In 2013, Fernando Salazar left his hometown of Guadalajara to go to dance school in New York City. Four years later, he was choreographing routines for Prada and ELLE Magazine.
We sat down with Fernando to discuss about his career journey, his mentors, and why it is so important to just keep moving forward.
Photography by Jacobo Ríos Foreword and interview by Helen Shaw
Fernando, what ignited your passion for dance?
“When I was little, I wanted to move my body every time I heard music. My first performance on stage was choreographed by my sister – I was probably only 6 years old and it totally traumatized me because I thought the people in the audience were laughing at me. I had stage fright for many years after that.
Those people probably were laughing at me, but I kept dancing at home, watching music videos on MTV. It was always a very closeted passion, because back then I knew, as a boy, I would have been bullied or not “socially accepted” as a dancer. It wasn’t until I got into an arts-focused high school that I took my first ballet lesson. The teacher said to me, “Fernando, do you really want this? ‘You’re a terrible dancer!”
Fifteen years later, I am a choreographer living in New York City, and I am not terrible!
Watch Fernando Salazar’s choreography for Prada and ELLE:
You moved to the US in 2013. Why did you move, and how was it, settling into NYC?
It was this kind of romantic Hollywood vision, where I moved to NYC to be on Broadway and in movies as a performer and a creative. “The American Dream”…
I attended a dance program at Broadway Dance Center in 2013. When I look back I don’t know how I did it! I was very brave and excited about absolutely everything! I barely spoke English and I didn’t know anyone in the city. Seven years later, I still can’t tell if I have settled in. New York is a city that’s constantly changing, people come and go and the amount of audio visual information is ridiculous. Every person that moves here is an overachiever, or at least they are training to become one. I have met the most talented, hard working and ambitious artists here.
New York City eats you and vomits you daily until you are ready. I guess some type of survival mode has become my new normal.
Who are your mentors?
Having mentors is crucial. We need to at least surround ourselves with people and stories that inspire us.
My last dance teacher in México, Paty Geyer, encouraged me to keep dancing and learning, she and her husband Ivan Arino founded a dance studio in my hometown, Guadalajara. Both of them were successful dancers in NYC; their story really gave me the initiative to move here.
My first mentor in NYC, Sheila Barker, helped me to find my voice as a dancer and choreographer. I remember after my first class with her, she told me, “You have…funk! You are a funk dancer!” She invited me to perform on a Frank Hatchett memorial, he had recently passed away and was her mentor and the founder of Broadway Dance Center. That became my first performance in NYC, literally days after I arrived.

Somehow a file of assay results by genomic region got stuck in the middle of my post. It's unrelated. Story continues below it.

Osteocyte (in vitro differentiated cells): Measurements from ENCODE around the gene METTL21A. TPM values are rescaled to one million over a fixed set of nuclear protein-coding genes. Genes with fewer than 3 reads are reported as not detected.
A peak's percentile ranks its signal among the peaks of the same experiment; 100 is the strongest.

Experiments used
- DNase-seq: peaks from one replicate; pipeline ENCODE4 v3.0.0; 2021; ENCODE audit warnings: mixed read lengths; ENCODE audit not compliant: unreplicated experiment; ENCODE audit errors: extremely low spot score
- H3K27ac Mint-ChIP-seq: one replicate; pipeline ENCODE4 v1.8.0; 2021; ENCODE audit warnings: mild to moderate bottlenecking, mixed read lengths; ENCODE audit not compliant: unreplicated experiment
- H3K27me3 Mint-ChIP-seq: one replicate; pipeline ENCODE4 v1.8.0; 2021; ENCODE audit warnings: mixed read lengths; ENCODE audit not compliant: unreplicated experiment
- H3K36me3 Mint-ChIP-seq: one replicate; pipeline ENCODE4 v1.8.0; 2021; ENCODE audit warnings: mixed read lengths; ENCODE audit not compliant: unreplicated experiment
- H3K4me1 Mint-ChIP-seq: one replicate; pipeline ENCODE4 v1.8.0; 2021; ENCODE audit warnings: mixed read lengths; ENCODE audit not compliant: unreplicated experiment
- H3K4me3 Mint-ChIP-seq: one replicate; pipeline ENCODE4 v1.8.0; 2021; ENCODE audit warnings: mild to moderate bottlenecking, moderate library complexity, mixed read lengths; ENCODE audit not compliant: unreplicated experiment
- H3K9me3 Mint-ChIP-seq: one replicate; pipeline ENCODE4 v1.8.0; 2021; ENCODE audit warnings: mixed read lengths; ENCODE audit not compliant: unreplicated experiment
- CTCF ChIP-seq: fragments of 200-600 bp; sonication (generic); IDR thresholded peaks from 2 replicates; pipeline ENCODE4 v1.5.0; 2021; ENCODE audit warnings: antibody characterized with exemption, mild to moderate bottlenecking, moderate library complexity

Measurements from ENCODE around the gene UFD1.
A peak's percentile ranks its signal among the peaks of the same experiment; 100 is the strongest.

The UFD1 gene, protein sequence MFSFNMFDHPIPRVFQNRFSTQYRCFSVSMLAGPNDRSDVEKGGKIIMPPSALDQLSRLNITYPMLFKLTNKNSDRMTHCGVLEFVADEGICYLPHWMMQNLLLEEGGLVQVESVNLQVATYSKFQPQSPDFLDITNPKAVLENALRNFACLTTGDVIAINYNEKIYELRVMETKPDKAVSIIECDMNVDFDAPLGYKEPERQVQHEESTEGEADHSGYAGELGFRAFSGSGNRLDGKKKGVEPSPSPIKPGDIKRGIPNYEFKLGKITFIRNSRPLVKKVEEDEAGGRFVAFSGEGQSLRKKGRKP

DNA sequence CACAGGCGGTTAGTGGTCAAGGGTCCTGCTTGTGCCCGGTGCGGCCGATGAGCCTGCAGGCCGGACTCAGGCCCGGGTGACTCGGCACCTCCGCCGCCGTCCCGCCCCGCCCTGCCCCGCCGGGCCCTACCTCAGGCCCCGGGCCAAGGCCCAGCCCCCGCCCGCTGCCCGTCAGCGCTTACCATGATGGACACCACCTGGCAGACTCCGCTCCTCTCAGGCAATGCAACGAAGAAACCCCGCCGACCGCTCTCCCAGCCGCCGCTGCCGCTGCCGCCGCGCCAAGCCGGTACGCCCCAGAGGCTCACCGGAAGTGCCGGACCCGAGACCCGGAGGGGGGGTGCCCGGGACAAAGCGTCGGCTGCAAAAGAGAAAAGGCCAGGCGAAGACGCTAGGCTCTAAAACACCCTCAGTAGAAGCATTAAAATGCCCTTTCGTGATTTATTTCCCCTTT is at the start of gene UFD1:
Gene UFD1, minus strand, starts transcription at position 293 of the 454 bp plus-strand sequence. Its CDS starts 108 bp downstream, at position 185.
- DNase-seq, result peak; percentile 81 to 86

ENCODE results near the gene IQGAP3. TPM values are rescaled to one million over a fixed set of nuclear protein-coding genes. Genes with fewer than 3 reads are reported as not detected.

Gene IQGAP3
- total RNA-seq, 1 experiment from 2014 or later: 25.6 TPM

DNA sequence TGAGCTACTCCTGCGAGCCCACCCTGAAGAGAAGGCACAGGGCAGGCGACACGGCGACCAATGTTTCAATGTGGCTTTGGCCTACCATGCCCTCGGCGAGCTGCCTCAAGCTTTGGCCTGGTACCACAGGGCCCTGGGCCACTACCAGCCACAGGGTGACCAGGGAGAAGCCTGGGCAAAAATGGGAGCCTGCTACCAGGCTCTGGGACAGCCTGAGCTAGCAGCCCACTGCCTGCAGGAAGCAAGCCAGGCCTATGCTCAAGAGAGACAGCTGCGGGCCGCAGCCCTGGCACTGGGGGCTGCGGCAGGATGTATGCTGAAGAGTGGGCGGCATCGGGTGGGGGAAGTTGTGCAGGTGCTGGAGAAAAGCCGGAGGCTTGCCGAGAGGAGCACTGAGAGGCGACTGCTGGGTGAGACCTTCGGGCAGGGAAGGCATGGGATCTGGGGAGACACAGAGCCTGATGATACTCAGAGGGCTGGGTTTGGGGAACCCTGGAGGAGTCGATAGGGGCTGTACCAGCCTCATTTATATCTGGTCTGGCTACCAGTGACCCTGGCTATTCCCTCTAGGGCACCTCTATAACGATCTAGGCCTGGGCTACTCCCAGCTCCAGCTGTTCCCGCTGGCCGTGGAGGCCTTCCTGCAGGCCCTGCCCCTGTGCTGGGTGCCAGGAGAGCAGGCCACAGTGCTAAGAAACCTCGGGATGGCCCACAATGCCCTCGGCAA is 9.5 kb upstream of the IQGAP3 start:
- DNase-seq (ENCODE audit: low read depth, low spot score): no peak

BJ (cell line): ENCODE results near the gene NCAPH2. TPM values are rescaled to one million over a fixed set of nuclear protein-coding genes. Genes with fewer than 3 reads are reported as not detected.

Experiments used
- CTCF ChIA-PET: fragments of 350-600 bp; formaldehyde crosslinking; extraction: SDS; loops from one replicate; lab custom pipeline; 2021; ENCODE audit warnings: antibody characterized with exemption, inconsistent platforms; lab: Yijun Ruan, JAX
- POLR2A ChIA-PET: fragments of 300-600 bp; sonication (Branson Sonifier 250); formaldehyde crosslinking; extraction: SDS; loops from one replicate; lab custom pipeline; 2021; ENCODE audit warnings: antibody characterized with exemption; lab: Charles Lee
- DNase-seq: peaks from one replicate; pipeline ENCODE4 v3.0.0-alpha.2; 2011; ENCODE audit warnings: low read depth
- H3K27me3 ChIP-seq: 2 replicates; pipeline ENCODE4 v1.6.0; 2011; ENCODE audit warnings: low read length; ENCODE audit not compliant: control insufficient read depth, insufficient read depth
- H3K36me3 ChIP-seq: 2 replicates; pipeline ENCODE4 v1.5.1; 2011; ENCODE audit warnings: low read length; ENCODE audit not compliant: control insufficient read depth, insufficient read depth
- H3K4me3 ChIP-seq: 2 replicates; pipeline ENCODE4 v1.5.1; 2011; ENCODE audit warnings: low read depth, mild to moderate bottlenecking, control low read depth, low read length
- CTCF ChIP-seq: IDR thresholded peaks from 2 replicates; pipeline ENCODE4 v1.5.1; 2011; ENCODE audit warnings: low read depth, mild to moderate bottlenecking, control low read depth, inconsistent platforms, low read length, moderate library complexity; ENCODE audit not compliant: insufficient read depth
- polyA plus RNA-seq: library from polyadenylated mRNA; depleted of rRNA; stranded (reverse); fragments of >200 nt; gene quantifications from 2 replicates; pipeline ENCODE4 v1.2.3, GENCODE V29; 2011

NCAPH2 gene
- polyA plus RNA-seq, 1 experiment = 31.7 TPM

A couple of years later I went back to teach dance in Mexico and I became a mentor myself, to younger students looking to become professional dancers. My parents are also my mentors: they are both teachers and the hardest working people I know.
Tell us a bit about your production company, Youngtale! How’d you start it up?
Youngtale started when I met Kevin Chiu, the most brilliant cinematographer I’ve ever encountered. We decided to collaborate on videos that involved movement and dance: I directed and choreographed some videos with him, and we quickly realized the partnership was working very well. Months later we turned Youngtale into a business. We mainly produce and choreograph music videos for NYC artists.
You’ve had some amazing career moments: Prada, Elle Magazine, Festival de Cannes. How did you get your notable breaks?
Time and hard work. I’ve gotten jobs through my network – friends recommending me to clients, that sort of thing. Some jobs have come through Instagram! The power of social media and self advertisement is weird, but it’s real.
The projects I consider to be my best work are projects I wasn’t getting paid for. I am constantly sketching out videos and ideas that I want to film and choreograph in the future. I guess the secret is to keep moving forward. I have gotten so many NOs in my career, but I have the stamina to keep creating and to keep working on the things I love.”
Dance is some kinda magic power that moves me. It has taken me from the lowest to the highest point in my life.